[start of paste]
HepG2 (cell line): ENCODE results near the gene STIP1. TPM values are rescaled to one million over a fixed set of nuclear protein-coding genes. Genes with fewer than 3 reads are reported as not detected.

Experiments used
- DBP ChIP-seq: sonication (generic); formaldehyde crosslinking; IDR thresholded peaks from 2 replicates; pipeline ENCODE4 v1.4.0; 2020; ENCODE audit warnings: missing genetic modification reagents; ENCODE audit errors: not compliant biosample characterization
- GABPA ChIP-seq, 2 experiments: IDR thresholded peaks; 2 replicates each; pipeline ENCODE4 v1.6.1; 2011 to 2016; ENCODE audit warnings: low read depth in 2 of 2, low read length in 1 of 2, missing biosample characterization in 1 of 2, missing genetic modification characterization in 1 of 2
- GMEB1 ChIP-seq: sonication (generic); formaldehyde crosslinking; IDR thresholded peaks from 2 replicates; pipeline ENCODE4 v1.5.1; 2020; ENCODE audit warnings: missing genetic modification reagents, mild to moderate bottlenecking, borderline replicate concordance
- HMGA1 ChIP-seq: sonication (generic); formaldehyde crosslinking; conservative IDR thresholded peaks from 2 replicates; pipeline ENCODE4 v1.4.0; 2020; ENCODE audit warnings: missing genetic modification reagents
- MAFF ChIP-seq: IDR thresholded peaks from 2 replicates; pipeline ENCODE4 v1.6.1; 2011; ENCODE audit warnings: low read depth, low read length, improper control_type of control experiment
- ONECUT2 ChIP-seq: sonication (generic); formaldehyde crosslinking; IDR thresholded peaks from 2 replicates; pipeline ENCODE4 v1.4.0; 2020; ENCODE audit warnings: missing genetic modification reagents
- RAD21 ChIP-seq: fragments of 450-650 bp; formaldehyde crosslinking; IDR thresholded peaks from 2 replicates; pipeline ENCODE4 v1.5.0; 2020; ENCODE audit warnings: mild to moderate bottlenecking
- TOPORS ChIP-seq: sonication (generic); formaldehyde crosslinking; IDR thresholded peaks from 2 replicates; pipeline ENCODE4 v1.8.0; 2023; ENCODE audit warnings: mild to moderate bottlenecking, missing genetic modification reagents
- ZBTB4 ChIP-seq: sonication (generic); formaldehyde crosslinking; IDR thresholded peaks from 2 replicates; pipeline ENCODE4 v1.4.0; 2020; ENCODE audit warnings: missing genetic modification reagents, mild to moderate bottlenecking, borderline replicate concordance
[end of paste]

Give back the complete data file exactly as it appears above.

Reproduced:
HepG2 (cell line): ENCODE results near the gene STIP1. TPM values are rescaled to one million over a fixed set of nuclear protein-coding genes. Genes with fewer than 3 reads are reported as not detected.

Experiments used
- DBP ChIP-seq: sonication (generic); formaldehyde crosslinking; IDR thresholded peaks from 2 replicates; pipeline ENCODE4 v1.4.0; 2020; ENCODE audit warnings: missing genetic modification reagents; ENCODE audit errors: not compliant biosample characterization
- GABPA ChIP-seq, 2 experiments: IDR thresholded peaks; 2 replicates each; pipeline ENCODE4 v1.6.1; 2011 to 2016; ENCODE audit warnings: low read depth in 2 of 2, low read length in 1 of 2, missing biosample characterization in 1 of 2, missing genetic modification characterization in 1 of 2
- GMEB1 ChIP-seq: sonication (generic); formaldehyde crosslinking; IDR thresholded peaks from 2 replicates; pipeline ENCODE4 v1.5.1; 2020; ENCODE audit warnings: missing genetic modification reagents, mild to moderate bottlenecking, borderline replicate concordance
- HMGA1 ChIP-seq: sonication (generic); formaldehyde crosslinking; conservative IDR thresholded peaks from 2 replicates; pipeline ENCODE4 v1.4.0; 2020; ENCODE audit warnings: missing genetic modification reagents
- MAFF ChIP-seq: IDR thresholded peaks from 2 replicates; pipeline ENCODE4 v1.6.1; 2011; ENCODE audit warnings: low read depth, low read length, improper control_type of control experiment
- ONECUT2 ChIP-seq: sonication (generic); formaldehyde crosslinking; IDR thresholded peaks from 2 replicates; pipeline ENCODE4 v1.4.0; 2020; ENCODE audit warnings: missing genetic modification reagents
- RAD21 ChIP-seq: fragments of 450-650 bp; formaldehyde crosslinking; IDR thresholded peaks from 2 replicates; pipeline ENCODE4 v1.5.0; 2020; ENCODE audit warnings: mild to moderate bottlenecking
- TOPORS ChIP-seq: sonication (generic); formaldehyde crosslinking; IDR thresholded peaks from 2 replicates; pipeline ENCODE4 v1.8.0; 2023; ENCODE audit warnings: mild to moderate bottlenecking, missing genetic modification reagents
- ZBTB4 ChIP-seq: sonication (generic); formaldehyde crosslinking; IDR thresholded peaks from 2 replicates; pipeline ENCODE4 v1.4.0; 2020; ENCODE audit warnings: missing genetic modification reagents, mild to moderate bottlenecking, borderline replicate concordance